Because the Comoros are isolated islands, prices tend to be more expensive than the rest of East Africa. The cheapest hotels or bungalows in Moroni (the most expensive lodging region of the Comoros) may cost €20 or as little as 10 if you bargain hard. On the other hand, Hotel Moroni may cost hundreds. Imported goods are cheaper on Grand Comore than Moheli, but fruits and vegetables are cheaper, if less available, on Moheli. Meals in a brochetterie (cheap restaurant that serves fried meat and bananas, manioc, taro, or breadfruit) may cost up to 1500 KmF (3 euros) on Grand Comore and as little as 250 (.50 euro) on Moheli. Cakes (sweet bread) sold by women on the street generally cost around 50-100 KmF each. One could get by on around 6,000-10,000 KmF (12-20 euros) per day for food and lodging.
Visitors are advised not to eat any of the local food unless it has been cooked through. It is easy to find grilled chicken and beef at street vendors along main roads especially in the evening . "Mataba" , a local rice and cassava dish, is extremely popular and easy to find locally as well.
Fruit is in abundance seasonally , including mangos, jackfruit, lychees, guava, oranges , and especially bananas .
Alcohol is readily available in Moroni from Indian and Chinese merchants near Volo Volo. Castle beer from South Africa and cheap boxed wine from France are common. Most merchants will supply black plastic bags so that no one will notice you bought alcohol...except that they only give black bags to customers buying alcohol.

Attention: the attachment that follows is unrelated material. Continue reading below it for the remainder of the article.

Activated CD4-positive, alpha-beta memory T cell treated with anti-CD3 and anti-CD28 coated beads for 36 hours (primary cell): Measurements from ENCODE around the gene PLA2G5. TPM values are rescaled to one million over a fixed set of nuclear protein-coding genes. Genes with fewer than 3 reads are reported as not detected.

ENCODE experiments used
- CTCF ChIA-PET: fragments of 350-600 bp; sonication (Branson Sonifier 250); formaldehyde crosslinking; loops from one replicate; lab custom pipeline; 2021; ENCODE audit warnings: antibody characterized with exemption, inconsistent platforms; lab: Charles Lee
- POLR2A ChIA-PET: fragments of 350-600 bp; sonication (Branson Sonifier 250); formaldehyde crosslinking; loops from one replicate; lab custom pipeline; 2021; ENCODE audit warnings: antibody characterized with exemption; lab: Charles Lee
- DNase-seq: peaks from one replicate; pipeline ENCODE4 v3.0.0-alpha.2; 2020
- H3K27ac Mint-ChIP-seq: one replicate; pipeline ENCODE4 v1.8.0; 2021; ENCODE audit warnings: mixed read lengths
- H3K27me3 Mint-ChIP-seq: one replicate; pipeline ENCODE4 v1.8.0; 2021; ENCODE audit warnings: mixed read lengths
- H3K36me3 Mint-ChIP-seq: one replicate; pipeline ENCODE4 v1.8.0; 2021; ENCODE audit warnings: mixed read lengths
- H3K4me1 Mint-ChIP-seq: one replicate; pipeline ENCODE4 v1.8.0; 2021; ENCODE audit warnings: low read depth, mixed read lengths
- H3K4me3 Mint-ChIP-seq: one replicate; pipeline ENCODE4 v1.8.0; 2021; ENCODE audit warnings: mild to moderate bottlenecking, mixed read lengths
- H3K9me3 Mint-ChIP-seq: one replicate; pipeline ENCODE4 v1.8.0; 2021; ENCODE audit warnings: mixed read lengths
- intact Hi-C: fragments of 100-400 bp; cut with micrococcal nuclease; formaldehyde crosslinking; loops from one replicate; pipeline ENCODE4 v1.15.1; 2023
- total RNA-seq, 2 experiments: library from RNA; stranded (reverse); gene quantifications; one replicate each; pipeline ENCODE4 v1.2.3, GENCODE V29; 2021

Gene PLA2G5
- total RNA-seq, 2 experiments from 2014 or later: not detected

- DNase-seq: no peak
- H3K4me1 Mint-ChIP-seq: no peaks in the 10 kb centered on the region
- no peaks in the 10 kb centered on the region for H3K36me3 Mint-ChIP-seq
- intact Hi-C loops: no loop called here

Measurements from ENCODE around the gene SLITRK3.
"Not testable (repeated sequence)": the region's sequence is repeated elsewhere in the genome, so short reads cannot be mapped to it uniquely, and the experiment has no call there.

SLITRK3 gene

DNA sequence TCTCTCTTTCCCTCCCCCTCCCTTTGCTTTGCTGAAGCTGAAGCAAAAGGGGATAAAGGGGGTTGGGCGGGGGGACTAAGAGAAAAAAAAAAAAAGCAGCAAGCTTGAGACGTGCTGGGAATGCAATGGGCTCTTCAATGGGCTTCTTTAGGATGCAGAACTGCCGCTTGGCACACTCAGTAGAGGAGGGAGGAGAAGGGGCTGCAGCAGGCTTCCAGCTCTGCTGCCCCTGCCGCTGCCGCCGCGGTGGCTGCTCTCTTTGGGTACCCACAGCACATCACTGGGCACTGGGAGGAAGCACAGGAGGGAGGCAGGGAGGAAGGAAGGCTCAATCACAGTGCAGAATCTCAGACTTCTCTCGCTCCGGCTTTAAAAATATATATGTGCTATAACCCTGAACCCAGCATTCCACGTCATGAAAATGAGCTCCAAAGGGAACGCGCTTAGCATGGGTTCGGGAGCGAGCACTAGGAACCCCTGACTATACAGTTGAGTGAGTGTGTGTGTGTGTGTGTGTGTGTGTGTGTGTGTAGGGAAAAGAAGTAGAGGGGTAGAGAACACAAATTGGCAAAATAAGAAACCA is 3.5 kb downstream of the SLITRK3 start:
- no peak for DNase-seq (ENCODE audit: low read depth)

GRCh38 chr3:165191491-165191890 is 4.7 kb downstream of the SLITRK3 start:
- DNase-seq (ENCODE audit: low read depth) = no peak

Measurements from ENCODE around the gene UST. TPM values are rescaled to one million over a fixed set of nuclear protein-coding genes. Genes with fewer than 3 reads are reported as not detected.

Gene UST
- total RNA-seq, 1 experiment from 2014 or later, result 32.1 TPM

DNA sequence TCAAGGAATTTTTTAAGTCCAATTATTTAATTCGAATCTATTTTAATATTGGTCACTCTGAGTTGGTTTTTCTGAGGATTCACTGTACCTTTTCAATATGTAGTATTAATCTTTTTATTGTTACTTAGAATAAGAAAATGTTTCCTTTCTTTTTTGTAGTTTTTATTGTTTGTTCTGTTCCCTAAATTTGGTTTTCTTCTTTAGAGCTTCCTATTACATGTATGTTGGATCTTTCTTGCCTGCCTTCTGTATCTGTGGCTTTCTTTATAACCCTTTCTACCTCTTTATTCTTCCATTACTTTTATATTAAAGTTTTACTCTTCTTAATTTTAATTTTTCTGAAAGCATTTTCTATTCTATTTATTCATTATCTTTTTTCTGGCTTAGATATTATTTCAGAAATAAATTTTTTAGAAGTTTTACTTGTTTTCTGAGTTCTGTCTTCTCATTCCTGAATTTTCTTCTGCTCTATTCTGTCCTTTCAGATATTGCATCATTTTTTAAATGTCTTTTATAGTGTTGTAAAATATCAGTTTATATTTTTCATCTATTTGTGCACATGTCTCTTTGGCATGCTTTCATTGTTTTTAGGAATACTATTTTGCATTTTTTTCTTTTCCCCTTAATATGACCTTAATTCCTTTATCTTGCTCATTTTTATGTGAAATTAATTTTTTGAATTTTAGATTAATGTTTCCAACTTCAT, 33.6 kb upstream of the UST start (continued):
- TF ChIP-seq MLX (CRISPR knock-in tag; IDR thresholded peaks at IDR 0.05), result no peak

European restaurants will serve alcohol, too.
In a pinch, you can probably find a friendly local who will welcome you into their home for the night. Ask if they prefer you to pay them for food and/or lodging. Sometimes people are welcoming you as an honored guest and it would be odd to pay.
Learning facilities on the islands, like most facilities, are underdeveloped. There are several schools on the island of Grand Comore, and one college. These are all severely lacking in resources and funding.
The third poorest country in the world, workers can expect to earn around $1 - 1.5 a day for basic employment.
Cyclones possible during rainy season (December to April).
Le Kartala on Grand Comore is an active volcano.
Civil war possible; Anjouan island most at risk (clashes between rebel and African Union forces).
Malaria is no longer prevalent in Comoros due to an experimental treatment given to all residents, however it is still advisible to sleep under a permethrin-treated mosquito net and take an anti-malarial while visiting. All visitors should wear mosquito repellant during the day because dengue fever is a problem seasonally. Additionally visitors are advised to treat their water or buy bottled water to avoid typhoid fever. Grand Comore and Anjouan have the best medical infrastructure and you can be tested for common diseases in most major towns. If you get a fever, it is wise to get tested, especially if the fever does not respond to paracetemol or does not go away. Moheli has a hospital in Fomboni and one that recently re-opened in Nioumachoua but may occasionally be accessible.